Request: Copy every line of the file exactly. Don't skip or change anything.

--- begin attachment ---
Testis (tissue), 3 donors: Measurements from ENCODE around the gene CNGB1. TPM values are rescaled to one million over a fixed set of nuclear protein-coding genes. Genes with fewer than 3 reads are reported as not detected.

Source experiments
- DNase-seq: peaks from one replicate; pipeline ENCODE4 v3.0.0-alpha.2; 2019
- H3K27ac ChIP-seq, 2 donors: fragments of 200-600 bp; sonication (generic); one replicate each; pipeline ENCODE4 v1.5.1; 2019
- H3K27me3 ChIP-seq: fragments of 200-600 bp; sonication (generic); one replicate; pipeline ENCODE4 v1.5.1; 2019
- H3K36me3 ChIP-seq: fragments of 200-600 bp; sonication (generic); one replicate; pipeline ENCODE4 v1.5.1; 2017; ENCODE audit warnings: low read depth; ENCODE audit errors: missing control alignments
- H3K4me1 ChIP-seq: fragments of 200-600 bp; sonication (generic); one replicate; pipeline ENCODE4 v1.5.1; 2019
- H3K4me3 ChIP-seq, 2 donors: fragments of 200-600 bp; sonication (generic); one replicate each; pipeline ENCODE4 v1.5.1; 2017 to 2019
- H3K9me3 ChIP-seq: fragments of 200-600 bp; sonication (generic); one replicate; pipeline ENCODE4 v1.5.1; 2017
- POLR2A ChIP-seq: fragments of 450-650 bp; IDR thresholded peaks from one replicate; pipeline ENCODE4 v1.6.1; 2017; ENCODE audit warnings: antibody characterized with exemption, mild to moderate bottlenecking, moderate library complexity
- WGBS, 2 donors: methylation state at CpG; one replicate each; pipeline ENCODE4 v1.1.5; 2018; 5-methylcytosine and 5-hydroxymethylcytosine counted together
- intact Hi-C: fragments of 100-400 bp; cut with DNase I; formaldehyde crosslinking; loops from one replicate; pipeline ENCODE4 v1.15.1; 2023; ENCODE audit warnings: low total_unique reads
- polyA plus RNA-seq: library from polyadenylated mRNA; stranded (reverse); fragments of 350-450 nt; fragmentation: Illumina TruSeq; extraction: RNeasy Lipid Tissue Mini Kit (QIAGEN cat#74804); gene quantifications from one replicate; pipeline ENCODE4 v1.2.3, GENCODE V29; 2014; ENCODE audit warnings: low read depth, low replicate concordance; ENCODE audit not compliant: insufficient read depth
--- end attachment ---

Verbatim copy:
Testis (tissue), 3 donors: Measurements from ENCODE around the gene CNGB1. TPM values are rescaled to one million over a fixed set of nuclear protein-coding genes. Genes with fewer than 3 reads are reported as not detected.

Source experiments
- DNase-seq: peaks from one replicate; pipeline ENCODE4 v3.0.0-alpha.2; 2019
- H3K27ac ChIP-seq, 2 donors: fragments of 200-600 bp; sonication (generic); one replicate each; pipeline ENCODE4 v1.5.1; 2019
- H3K27me3 ChIP-seq: fragments of 200-600 bp; sonication (generic); one replicate; pipeline ENCODE4 v1.5.1; 2019
- H3K36me3 ChIP-seq: fragments of 200-600 bp; sonication (generic); one replicate; pipeline ENCODE4 v1.5.1; 2017; ENCODE audit warnings: low read depth; ENCODE audit errors: missing control alignments
- H3K4me1 ChIP-seq: fragments of 200-600 bp; sonication (generic); one replicate; pipeline ENCODE4 v1.5.1; 2019
- H3K4me3 ChIP-seq, 2 donors: fragments of 200-600 bp; sonication (generic); one replicate each; pipeline ENCODE4 v1.5.1; 2017 to 2019
- H3K9me3 ChIP-seq: fragments of 200-600 bp; sonication (generic); one replicate; pipeline ENCODE4 v1.5.1; 2017
- POLR2A ChIP-seq: fragments of 450-650 bp; IDR thresholded peaks from one replicate; pipeline ENCODE4 v1.6.1; 2017; ENCODE audit warnings: antibody characterized with exemption, mild to moderate bottlenecking, moderate library complexity
- WGBS, 2 donors: methylation state at CpG; one replicate each; pipeline ENCODE4 v1.1.5; 2018; 5-methylcytosine and 5-hydroxymethylcytosine counted together
- intact Hi-C: fragments of 100-400 bp; cut with DNase I; formaldehyde crosslinking; loops from one replicate; pipeline ENCODE4 v1.15.1; 2023; ENCODE audit warnings: low total_unique reads
- polyA plus RNA-seq: library from polyadenylated mRNA; stranded (reverse); fragments of 350-450 nt; fragmentation: Illumina TruSeq; extraction: RNeasy Lipid Tissue Mini Kit (QIAGEN cat#74804); gene quantifications from one replicate; pipeline ENCODE4 v1.2.3, GENCODE V29; 2014; ENCODE audit warnings: low read depth, low replicate concordance; ENCODE audit not compliant: insufficient read depth